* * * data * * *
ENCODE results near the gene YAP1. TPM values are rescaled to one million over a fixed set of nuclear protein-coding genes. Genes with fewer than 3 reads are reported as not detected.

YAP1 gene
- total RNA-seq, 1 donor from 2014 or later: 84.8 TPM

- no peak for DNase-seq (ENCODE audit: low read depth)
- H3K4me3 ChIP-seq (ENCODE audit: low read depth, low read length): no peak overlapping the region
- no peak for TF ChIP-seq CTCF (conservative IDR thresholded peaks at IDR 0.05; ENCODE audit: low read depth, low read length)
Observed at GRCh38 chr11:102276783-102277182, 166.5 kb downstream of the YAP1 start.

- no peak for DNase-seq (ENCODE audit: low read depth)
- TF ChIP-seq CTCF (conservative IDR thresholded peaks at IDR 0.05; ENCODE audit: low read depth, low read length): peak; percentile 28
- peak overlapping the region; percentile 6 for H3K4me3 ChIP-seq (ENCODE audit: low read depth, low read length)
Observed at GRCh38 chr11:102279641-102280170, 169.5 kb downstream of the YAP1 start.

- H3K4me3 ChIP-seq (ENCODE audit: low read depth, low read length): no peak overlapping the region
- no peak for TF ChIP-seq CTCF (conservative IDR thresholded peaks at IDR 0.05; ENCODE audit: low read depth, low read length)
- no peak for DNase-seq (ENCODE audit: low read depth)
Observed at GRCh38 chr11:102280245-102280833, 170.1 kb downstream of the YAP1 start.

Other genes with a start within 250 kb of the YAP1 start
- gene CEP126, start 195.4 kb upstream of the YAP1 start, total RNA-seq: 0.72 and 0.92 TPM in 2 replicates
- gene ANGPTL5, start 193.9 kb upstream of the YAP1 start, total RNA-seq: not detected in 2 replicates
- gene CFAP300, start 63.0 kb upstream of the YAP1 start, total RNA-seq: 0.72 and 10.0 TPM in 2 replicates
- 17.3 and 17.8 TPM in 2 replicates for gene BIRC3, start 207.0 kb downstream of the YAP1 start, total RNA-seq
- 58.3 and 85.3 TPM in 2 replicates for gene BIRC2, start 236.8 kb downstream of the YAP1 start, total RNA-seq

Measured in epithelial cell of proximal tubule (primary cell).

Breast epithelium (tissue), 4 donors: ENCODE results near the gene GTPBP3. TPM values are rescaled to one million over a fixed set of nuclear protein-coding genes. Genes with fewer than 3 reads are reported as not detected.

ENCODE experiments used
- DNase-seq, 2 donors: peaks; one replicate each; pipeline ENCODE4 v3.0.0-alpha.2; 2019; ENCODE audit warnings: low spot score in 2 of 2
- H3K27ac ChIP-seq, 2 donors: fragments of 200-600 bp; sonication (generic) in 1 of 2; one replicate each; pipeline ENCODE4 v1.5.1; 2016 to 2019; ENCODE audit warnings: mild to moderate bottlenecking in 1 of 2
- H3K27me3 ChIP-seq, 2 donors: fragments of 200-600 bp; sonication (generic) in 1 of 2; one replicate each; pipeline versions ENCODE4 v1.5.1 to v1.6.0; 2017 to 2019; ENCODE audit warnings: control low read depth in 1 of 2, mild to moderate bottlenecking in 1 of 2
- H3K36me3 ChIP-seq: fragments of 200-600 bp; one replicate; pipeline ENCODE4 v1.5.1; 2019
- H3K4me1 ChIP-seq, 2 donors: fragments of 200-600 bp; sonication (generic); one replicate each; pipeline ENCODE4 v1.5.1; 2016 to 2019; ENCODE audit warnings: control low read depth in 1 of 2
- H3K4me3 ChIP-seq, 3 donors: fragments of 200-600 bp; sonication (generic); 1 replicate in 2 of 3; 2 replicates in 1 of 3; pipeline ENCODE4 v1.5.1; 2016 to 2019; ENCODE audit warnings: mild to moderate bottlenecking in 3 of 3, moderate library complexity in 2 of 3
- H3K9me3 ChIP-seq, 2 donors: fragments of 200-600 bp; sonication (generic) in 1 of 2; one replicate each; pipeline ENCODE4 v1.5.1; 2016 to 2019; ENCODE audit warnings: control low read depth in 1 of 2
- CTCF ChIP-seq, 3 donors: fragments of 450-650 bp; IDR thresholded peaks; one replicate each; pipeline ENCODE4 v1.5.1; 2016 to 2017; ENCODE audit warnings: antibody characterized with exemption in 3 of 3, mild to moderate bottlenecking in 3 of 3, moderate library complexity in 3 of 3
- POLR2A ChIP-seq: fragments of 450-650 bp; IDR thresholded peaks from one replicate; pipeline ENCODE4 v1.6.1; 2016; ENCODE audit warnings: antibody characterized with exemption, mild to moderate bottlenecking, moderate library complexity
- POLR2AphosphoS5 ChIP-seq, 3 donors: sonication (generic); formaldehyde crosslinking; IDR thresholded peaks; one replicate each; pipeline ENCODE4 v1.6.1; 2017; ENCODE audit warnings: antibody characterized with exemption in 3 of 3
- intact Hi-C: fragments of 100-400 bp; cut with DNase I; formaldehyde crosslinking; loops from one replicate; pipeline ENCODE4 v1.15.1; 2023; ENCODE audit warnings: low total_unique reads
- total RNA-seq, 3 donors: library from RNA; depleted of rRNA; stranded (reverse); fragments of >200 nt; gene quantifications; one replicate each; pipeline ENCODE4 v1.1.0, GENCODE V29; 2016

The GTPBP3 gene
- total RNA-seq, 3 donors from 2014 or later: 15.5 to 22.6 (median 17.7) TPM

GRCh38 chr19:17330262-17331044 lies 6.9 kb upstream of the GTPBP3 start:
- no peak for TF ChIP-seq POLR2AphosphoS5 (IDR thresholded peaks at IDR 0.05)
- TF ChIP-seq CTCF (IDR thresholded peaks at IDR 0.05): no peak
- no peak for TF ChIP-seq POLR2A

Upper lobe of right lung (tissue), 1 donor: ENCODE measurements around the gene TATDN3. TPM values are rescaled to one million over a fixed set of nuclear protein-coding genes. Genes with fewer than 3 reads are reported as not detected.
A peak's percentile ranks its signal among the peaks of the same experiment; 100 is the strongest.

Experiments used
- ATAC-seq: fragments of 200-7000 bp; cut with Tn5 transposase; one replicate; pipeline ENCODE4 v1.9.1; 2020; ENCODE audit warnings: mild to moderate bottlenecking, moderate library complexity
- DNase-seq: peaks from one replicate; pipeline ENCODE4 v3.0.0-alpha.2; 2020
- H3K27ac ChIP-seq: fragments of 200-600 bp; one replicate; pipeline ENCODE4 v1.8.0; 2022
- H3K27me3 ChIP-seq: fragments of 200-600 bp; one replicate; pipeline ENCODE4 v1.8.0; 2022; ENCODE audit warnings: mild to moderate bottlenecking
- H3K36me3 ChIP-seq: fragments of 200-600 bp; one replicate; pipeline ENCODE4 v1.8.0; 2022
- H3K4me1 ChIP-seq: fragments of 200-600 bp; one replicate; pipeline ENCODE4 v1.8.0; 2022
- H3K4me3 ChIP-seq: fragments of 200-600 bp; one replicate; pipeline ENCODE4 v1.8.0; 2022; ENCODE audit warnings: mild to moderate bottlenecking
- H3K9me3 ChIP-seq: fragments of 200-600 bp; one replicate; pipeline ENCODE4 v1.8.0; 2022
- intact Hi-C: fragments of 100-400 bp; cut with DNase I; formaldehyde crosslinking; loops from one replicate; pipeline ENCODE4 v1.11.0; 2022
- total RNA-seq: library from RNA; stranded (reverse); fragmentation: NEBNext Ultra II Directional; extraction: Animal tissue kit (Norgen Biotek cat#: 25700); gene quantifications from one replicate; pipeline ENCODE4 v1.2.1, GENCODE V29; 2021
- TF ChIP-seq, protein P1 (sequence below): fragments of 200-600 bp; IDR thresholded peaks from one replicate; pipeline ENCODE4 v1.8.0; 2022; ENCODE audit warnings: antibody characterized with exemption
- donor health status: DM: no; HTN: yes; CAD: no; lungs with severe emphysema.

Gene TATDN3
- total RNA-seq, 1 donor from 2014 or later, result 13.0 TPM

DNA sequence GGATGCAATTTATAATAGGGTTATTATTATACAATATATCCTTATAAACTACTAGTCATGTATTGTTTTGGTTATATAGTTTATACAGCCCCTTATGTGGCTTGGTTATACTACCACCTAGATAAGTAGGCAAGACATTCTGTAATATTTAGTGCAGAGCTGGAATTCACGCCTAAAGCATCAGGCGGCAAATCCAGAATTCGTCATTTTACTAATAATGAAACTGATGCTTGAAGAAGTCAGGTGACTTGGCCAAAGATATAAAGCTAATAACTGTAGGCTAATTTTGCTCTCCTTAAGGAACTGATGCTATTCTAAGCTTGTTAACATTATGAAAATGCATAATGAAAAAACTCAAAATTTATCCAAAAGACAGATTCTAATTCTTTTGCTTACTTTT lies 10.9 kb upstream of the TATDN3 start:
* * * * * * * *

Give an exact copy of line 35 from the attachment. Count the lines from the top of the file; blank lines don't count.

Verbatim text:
- intact Hi-C: fragments of 100-400 bp; cut with DNase I; formaldehyde crosslinking; loops from one replicate; pipeline ENCODE4 v1.15.1; 2023; ENCODE audit warnings: low total_unique reads